q − 1 - It works!

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2 Νοε 2013 (πριν από 4 χρόνια και 6 μέρες)

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Lecture 17

Security


Introduction

Cryptography basics

Web Security and Vulnerabilities

Network SecurityTools

Network

security

comprises

the

measures

a

company

takes

to

protect

its

computer

system,

and

it

is

a

prime

concern

for

every

company

that

uses

computers
.


Compromised

network

security

means

a

hacker

or

competitor

may

gain

access

to

critical

or

sensitive

data,

possibly

resulting

in

data

loss,

or

even

complete

destruction

of

the

system
.


Appropriate

network

security

is

achieved

when

a

user

has

to

go

through

several

layers

of

security

before

being

able

to

access

the

desired

network
.



The

more

layers

the

system

has,

the

more

secure

it

is
.


http://www.wisegeek.com/what
-
is
-
network
-
security.htm

What is Network Security?

Cryptography


Encryption, decryption

Keys, lengths, and harness

Asymmetric key cryptography

Hash functions

Authentication

PKI and key management

Privacy

We

generate

a

special

pair

of

values

(e,d)
.

The

plaintext

message

M

is

encrypted

into

the

cyphertext

message

C

using

modular

exponentiation

mod

n
.

The Public Key Method

We decrypt
C

back into
M

by,

Before

we

look

at

how

e

and

d

are

generated

it

is

important

to

understand

what

is

happening

in

these

two

expressions
.

First

of

all

modular

exponentiation

does

not

involved

raising

a

value

to

a

power
.


The

possible

values

for

C

(and

M)

are

between

0

and

n
-
1
.

Converting

a

string

of

characters

the

plaintext

message

into

an

integer

is

fairly

straightforward
.

Once

it

is

in

numeric

form

modular

exponentiation

produces

a

value

equal

to

the

remainder

after

diving

M
e

by

n
.

Computing the Key Pair
(e,d)

Let's look at how to compute the values of
e

and
d
. We start with a pair of values
p

and
q

that must be relatively prime (i.e. they have no common factors). These would
normally be very large but for the purposes of this example we will choose,

p = 47

q = 71

Now we need to find a value e such that the greatest common divisor between e and the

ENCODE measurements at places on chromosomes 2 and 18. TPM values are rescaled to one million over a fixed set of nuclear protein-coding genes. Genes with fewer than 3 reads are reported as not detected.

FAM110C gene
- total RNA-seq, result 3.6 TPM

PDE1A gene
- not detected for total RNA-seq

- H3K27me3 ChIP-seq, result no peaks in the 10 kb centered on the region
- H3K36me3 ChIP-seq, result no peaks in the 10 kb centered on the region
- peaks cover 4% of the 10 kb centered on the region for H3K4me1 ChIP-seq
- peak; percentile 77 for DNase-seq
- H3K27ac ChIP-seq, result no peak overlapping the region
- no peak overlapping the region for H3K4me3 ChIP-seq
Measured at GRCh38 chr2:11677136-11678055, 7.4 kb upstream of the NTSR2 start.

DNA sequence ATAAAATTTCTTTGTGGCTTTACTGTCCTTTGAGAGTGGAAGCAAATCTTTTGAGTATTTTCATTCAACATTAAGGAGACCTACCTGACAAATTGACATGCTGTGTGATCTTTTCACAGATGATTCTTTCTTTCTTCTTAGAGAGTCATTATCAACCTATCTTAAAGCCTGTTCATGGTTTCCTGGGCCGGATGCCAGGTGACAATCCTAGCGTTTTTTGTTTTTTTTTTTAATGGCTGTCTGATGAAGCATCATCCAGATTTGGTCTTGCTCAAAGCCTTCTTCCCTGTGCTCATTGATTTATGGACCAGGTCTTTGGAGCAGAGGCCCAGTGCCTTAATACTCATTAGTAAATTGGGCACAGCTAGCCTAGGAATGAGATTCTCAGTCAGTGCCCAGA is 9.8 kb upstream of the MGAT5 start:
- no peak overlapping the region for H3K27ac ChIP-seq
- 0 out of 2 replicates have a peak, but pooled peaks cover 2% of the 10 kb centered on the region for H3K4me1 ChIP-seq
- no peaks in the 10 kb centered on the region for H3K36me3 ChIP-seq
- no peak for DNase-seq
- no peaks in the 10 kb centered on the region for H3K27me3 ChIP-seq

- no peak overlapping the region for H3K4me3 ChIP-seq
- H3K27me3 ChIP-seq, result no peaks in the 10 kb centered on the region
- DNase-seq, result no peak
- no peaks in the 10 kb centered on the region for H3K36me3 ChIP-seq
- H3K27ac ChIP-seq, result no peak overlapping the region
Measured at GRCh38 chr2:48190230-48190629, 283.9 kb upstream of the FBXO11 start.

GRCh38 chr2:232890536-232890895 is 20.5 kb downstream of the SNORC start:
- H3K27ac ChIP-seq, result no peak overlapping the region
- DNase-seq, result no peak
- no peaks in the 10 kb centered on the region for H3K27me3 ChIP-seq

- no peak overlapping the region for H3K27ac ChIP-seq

product of (p
-
1) times (q
-
1) is 1, or




gcd(e,(p
-
1)(q
-
1)) = 1.


Please don't ask why....thanks. The product of p*q will be the modulus n.


n = p*q = 3337

and

so

(p
-
1
)(q
-
1
)

=

3220
.

We

will

choose

e

to

be

79

since

it

is

obvious

that

greatest

common

denominator

between

79

and

3220

is

1
.

79*d = 1 mod 3220

Now we Need a
d

to go with our
e

First use the regular Euclidean Algorithm to find gcd(79,3220). The answer must be
one
-

otherwise we can't be sure that a solution exists, so we proceed as follows:

3220 = 40*79 + 60

79 = 1*60 + 19

60 = 3*19 + 3

19 = 6*3 + 1

3 = 3*1 + 0

The

last

nonzero

remainder

is

the

gcd
.

Thus

gcd(
79
,
3220
)

=

1

(as

expected)
.

Now

write

this

gcd

(one)

as

a

linear

combination

of

19

and

3220

by

working

back

up

the

tree

that

we

just

created
:


Thus 1019*79
-

25*3220 = 1 Now do "mod 3220" on both sides to
obtain:




1019*79 = 1 mod 3220

Thus

d

=

1019
.

So

the

inverse

of

79

mod

3220

is

1019
.

Another

way

of

saying

this

is

that

79
*
1019

will

be

one

more

than

a

multiple

of

3220
.


Modular Exponentiation

procedure

mod_exp (b: int, n = (a
k
-
1
a
k
-
2

. . . a
1
a
0
)
2
, m : pos_int)


x:=1;


power := b
mod

m


for

i
in

0..k
-
1
loop


if

a
i

= 1
then

x := (x*power)
mod

m


power := (power*power)
mod

m


end loop

Example: Find 2
644

mod

645


644
10

= 1010000100
2

2
644

mod

645 = (2
512.
2
128.
2
4
)
mod

645 = (2
512

mod

645)
.
(2
128

mod

645)
.
(2
4

mod

645)


= 1


If

p

and

q

are

prime,

the

number

of

values

x

in

0

<

x

<

n

for

which

gcd(x,n)=
1

is

given

by


(n)

=

(p
-
1
)(q
-
1
)
.


(n) =

⡰q⤠=

⡰)

(q) = (p − 1)(q − 1)


Let's try a really simple example...


p=3

q=5


n=15


so
(p
-
1)(q
-
1)=(2)(4)=8
.

The Euclidean Totient

gcd(8,15)= 1

gcd(9,15)= 3

gcd(10,15)= 5

gcd(11,15)= 1

gcd(12,15)= 3

gcd(13,15)= 1

gcd(14,15)= 1